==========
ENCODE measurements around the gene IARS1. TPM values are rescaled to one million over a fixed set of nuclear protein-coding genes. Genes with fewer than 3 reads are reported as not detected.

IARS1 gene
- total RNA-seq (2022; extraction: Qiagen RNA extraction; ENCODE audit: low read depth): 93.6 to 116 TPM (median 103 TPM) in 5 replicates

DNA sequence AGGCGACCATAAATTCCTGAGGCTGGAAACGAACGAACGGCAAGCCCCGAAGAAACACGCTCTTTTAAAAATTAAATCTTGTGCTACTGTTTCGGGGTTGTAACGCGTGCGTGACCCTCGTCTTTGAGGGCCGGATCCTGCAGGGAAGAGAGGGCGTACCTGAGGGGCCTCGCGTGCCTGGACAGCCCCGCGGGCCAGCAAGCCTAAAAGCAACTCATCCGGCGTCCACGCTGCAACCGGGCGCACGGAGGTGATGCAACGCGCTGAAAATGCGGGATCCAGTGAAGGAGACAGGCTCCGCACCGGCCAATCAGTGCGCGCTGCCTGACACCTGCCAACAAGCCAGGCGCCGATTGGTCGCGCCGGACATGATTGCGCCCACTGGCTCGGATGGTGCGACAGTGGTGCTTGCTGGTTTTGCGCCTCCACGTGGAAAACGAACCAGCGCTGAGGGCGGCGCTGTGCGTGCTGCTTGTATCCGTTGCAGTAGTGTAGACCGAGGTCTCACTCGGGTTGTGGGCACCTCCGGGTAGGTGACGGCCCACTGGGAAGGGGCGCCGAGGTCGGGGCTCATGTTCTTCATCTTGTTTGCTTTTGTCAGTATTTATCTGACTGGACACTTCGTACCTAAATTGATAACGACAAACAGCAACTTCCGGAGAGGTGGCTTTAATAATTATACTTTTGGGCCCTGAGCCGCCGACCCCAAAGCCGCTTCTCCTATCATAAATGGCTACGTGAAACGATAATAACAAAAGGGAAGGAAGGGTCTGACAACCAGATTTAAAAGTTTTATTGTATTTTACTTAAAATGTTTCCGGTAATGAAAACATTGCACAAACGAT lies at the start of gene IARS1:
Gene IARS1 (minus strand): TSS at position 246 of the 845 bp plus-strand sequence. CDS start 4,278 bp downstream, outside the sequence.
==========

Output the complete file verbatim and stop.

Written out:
ENCODE measurements around the gene IARS1. TPM values are rescaled to one million over a fixed set of nuclear protein-coding genes. Genes with fewer than 3 reads are reported as not detected.

IARS1 gene
- total RNA-seq (2022; extraction: Qiagen RNA extraction; ENCODE audit: low read depth): 93.6 to 116 TPM (median 103 TPM) in 5 replicates

DNA sequence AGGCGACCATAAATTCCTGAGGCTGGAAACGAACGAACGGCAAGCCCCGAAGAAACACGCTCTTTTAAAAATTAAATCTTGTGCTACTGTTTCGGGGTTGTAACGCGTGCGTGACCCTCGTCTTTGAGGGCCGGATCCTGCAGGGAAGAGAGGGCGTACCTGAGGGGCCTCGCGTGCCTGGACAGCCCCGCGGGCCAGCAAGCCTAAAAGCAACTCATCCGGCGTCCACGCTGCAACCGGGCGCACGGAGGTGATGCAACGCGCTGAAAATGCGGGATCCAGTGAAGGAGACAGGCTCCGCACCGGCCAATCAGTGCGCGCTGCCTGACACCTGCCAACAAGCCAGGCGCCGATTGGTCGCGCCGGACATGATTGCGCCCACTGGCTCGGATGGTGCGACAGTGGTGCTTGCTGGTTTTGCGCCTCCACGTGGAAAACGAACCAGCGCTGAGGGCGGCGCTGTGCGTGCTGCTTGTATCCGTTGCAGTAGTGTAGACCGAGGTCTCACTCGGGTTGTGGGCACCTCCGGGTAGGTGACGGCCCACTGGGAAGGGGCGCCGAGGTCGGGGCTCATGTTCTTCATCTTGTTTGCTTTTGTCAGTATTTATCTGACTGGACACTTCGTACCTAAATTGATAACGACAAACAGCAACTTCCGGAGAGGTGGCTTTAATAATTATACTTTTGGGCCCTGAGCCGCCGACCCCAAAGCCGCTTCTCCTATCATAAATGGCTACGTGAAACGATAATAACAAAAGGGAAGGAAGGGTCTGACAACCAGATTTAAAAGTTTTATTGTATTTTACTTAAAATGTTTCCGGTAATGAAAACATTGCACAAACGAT lies at the start of gene IARS1:
Gene IARS1 (minus strand): TSS at position 246 of the 845 bp plus-strand sequence. CDS start 4,278 bp downstream, outside the sequence.